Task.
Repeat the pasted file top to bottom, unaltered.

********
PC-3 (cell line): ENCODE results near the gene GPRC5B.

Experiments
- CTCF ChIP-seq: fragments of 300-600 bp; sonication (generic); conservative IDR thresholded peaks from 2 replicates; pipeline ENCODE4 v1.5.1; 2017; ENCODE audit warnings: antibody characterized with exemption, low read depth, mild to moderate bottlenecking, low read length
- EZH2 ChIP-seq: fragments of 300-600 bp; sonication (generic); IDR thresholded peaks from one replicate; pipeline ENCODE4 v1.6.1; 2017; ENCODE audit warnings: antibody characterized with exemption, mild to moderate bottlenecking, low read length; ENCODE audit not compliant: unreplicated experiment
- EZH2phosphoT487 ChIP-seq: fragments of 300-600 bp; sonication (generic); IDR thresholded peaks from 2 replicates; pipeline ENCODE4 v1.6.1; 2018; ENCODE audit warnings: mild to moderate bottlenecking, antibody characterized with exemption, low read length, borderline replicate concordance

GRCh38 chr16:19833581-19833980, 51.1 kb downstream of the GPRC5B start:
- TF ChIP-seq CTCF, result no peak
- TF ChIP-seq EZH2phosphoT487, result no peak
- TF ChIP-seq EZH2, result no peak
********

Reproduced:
PC-3 (cell line): ENCODE results near the gene GPRC5B.

Experiments
- CTCF ChIP-seq: fragments of 300-600 bp; sonication (generic); conservative IDR thresholded peaks from 2 replicates; pipeline ENCODE4 v1.5.1; 2017; ENCODE audit warnings: antibody characterized with exemption, low read depth, mild to moderate bottlenecking, low read length
- EZH2 ChIP-seq: fragments of 300-600 bp; sonication (generic); IDR thresholded peaks from one replicate; pipeline ENCODE4 v1.6.1; 2017; ENCODE audit warnings: antibody characterized with exemption, mild to moderate bottlenecking, low read length; ENCODE audit not compliant: unreplicated experiment
- EZH2phosphoT487 ChIP-seq: fragments of 300-600 bp; sonication (generic); IDR thresholded peaks from 2 replicates; pipeline ENCODE4 v1.6.1; 2018; ENCODE audit warnings: mild to moderate bottlenecking, antibody characterized with exemption, low read length, borderline replicate concordance

GRCh38 chr16:19833581-19833980, 51.1 kb downstream of the GPRC5B start:
- TF ChIP-seq CTCF, result no peak
- TF ChIP-seq EZH2phosphoT487, result no peak
- TF ChIP-seq EZH2, result no peak